Commuting to school can be very tiring, especially if you live far away, what with all the books and notebooks that you have to carry around all day. And if you ever opted for a shoulder bag instead of a backpack, then you also know just how painful it can be. But, backpacks will never go out of style, and I found two that are just perfect for school – the Kanken Mini and Classic.
Both of them are made by the Swedish manufacturer Fjallraven. If you know anything about the Swedish, then you already know that these two are going to be high quality and sturdy backpacks. But, is one better than the other? And what features exactly will you get with these pricey backpacks?
If you want to find out the answers, you will have to join me in this review of the Kanken Mini and Classic backpacks.
First, take a look at these two packs side by side, and then you can tell me what the main difference is:
Yeah, you guessed it – it’s their size.
For one thing, these aren’t backpacks that are equipped with a hundred different features so that their price tags could be sky-high. On the contrary, the Kanken backpack (both the Classic and the Mini) was developed with the sole purpose of helping school children reduce back pain.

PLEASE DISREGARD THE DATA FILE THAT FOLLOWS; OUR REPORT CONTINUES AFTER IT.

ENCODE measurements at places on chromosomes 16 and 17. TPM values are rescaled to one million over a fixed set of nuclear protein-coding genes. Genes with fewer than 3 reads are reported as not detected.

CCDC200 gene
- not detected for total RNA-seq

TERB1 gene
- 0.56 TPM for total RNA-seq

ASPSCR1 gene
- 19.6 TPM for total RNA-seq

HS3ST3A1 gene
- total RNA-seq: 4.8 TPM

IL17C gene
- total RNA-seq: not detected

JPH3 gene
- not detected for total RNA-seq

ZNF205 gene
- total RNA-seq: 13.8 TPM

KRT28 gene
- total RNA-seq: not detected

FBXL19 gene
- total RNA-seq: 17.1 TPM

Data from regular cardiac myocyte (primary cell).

How come? Well, the Kanken backpack was first launched in 1978, when shoulder bags were increasingly popular, which in turn caused a lot of school children to experience issues with back pain. So, this nifty little pack was developed, with a cool design and a padded back panel, which stops any objects from poking you in the back.
Accordingly, the Kanken Classic is sized to fit teens and adults, and the Mini is the perfect size for small children. But, the Mini can also be adjusted to perfectly fit an adult who just wants to have a cool tiny backpack. Or you know, feel like a giant.
And now we’ll check out the features that these packs do have, so sit back and enjoy the rest of the review.
There is a lot of color variety. I don’t dare say too much, but there is plenty. I guarantee that you will find either of these packs in your favorite color, and that’s always a bonus in my book.